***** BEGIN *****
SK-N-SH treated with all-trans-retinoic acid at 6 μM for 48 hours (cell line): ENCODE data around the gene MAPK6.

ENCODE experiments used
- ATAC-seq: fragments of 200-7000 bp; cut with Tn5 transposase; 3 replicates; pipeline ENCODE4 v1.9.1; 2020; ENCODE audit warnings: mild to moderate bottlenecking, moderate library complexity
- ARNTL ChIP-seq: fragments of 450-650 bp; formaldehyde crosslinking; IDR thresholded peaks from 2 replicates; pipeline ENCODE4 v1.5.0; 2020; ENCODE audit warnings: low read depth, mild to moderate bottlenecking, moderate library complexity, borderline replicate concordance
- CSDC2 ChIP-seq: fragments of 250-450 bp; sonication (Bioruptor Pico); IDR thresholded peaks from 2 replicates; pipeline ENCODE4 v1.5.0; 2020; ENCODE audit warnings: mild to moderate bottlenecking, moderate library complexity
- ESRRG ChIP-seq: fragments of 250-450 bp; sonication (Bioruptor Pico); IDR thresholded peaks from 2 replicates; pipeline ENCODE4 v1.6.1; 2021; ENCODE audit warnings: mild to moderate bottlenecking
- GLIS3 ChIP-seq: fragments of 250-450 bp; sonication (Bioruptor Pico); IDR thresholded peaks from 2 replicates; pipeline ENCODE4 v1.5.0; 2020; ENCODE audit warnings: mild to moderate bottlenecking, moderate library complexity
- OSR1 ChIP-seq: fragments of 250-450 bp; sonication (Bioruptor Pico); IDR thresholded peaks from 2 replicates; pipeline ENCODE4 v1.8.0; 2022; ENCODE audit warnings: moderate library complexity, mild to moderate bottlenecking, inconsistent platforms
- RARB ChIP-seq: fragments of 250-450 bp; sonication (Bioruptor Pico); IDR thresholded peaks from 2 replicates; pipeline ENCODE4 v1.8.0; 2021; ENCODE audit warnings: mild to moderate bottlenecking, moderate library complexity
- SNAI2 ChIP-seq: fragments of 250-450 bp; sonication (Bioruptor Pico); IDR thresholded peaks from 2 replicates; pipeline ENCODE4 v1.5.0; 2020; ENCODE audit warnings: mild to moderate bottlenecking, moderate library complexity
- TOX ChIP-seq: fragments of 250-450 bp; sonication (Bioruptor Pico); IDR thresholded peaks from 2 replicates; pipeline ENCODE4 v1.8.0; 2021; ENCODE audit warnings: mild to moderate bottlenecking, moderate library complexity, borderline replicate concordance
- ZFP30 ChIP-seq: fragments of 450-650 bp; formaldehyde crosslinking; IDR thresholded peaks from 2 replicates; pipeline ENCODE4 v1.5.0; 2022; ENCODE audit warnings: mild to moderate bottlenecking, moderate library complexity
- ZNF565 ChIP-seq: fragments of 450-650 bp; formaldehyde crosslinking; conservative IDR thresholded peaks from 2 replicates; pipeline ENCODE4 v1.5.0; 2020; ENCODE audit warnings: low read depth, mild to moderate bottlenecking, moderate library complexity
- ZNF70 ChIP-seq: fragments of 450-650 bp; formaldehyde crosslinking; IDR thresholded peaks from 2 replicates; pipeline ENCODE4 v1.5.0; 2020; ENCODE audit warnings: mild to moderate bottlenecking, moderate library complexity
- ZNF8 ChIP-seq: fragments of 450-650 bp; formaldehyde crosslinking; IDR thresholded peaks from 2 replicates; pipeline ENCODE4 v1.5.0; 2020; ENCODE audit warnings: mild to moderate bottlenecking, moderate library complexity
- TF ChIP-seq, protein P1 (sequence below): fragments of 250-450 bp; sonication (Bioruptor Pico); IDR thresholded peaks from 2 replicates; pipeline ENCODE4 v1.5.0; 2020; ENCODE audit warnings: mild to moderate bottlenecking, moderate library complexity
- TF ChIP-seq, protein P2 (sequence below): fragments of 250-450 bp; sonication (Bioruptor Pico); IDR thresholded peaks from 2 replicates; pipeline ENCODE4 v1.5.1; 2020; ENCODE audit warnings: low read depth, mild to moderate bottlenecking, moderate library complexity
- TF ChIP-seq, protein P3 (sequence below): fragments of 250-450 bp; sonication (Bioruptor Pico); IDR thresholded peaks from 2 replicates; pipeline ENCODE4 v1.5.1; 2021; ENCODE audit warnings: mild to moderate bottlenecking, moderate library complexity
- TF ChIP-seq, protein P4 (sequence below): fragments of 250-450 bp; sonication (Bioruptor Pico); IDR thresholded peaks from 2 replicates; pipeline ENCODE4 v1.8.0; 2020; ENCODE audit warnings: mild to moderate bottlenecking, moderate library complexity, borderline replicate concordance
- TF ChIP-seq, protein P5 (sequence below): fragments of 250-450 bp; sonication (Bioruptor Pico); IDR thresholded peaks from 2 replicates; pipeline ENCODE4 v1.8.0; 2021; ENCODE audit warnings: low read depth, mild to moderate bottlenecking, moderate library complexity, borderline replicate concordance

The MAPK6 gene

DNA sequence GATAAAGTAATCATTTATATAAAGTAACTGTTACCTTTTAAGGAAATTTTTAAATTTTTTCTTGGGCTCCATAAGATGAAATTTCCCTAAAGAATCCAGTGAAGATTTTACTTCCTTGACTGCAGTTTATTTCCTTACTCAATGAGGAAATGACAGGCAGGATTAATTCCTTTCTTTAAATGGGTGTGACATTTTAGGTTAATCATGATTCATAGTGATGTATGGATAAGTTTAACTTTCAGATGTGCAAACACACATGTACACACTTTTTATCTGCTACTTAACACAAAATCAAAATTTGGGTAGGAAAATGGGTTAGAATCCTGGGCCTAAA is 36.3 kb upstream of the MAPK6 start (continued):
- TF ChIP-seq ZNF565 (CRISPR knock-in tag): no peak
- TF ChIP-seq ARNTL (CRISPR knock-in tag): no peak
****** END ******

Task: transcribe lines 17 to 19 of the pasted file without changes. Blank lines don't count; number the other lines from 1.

- TF ChIP-seq, protein P2 (sequence below): fragments of 250-450 bp; sonication (Bioruptor Pico); IDR thresholded peaks from 2 replicates; pipeline ENCODE4 v1.5.1; 2020; ENCODE audit warnings: low read depth, mild to moderate bottlenecking, moderate library complexity
- TF ChIP-seq, protein P3 (sequence below): fragments of 250-450 bp; sonication (Bioruptor Pico); IDR thresholded peaks from 2 replicates; pipeline ENCODE4 v1.5.1; 2021; ENCODE audit warnings: mild to moderate bottlenecking, moderate library complexity
- TF ChIP-seq, protein P4 (sequence below): fragments of 250-450 bp; sonication (Bioruptor Pico); IDR thresholded peaks from 2 replicates; pipeline ENCODE4 v1.8.0; 2020; ENCODE audit warnings: mild to moderate bottlenecking, moderate library complexity, borderline replicate concordance